I've been getting a lot of questions lately by friends and colleagues who wonder how and why I use Twitter. Most of these people seem to assume that I'm tweeting what I had for breakfast (or hoping to find out what the CHNM staff had for breakfast). To these people social media is a place where you post pictures of your drunk friends from last night, divulge far too much personal information and take tests that tell you which type of car you are.
There are certainly users of both Facebook and Twitter that have propelled these stereotypes along, but there are definitely good, professional and educational uses for Twitter. One of the best examples of this is the digital humanities community.
I've decided to only use Twitter as a professional learning tool. I don't seek out social friends, am not helping Brit reach 1 million followers (even if there might be a pair of concert tickets in it for me) and actively "unfollow" people who send throngs of breakfast related messages. That has left me with a small but active group of people who provide a steady stream of helpful and insightful information to me every day. Here are the types of tweets I find most helpful as a researcher and digital humanist:
1) Conference Streaming
These live, on the go tweets come from people attending a conference or public lecture. They provide an outline of what a person is presenting, along with interesting excerpts from the audience or thoughts the tweeter may have. Often, these tweets include links to the presenter's slides or notes. While not nearly as good as attending a presentation yourself, this is a big first step in reducing the ephemeral nature of the podium speech and disseminating it to those of us who could not attend, or might not think to attend.
2) Interesting & Relevant Links
With so many people writing in so many places, it's impossible to notice everything. Tweets routinely point me to blog posts, journal articles and webpages relevant to my research - as long as you're following the right people.
3) Finding other Digital Humanists
Around last year at this time I was pretty sure Bill Turkel and Dan Cohen were the only two digital humanists on the planet. Through Twitter, I've found a few dozen more and have stumbled upon research that has both amazed me and prompted new avenues for my own study. For those twitterers interested in Digital Humanities, make sure you check out those listed under #digitalhumanities on http://wefollow.com .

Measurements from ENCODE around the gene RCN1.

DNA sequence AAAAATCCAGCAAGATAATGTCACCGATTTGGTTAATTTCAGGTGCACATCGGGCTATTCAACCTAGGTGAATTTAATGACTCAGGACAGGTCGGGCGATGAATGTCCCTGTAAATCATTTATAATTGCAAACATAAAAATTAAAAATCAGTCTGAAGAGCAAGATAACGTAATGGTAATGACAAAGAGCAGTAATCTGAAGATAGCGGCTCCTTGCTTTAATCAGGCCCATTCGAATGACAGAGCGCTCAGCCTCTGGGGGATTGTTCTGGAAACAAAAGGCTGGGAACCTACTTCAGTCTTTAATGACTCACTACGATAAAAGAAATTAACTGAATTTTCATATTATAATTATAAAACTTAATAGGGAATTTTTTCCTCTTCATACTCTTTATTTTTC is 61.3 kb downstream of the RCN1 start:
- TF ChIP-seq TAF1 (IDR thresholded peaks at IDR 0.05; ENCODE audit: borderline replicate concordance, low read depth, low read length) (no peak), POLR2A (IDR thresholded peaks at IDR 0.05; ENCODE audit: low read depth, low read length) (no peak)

4) Project Updates
Some of the people I follow aren't people at all. Many organizations create twitter accounts for their projects / institutions and send out tweets to let people know of upgrades / upcoming events. It's easy to go overboard with these types of tweets, so I have to say I always appreciate those organizations who exercise discretion and only tweet about significant news.
Need a second opinion? Looking for a piece of software that does something obscure? I've found plenty of both by sending out a tweet and waiting for the expertise of my followers to kick in with suggestions.
And the last thing I have found it useful for is getting my own message out. A few weeks ago I posted a message on this blog about my Zotero translator guide and walked away. Within an hour, twitterers has noticed my post and tweeted it across the twittersphere. Over the next couple days I received a few hundred visitors, directly because of the tweets and the internet had been seeded with links (in more than one language) pointing people to the resource I had created. If I had sought traditional, print based forms of publishing, I'd probably still be waiting months for the presses to roll.
Twitter lets me keep up to date with research and developments amongst people with like interests. If done prudently, you can avoid the drunk photos, tests about what car you are and information about what everyone had for breakfast.
Incidentally, I had an apple cinnamon toaster's strudel this morning. And on Mondays, the whole staff of CHNM eats bagels. Ahhh, how I miss those bagels.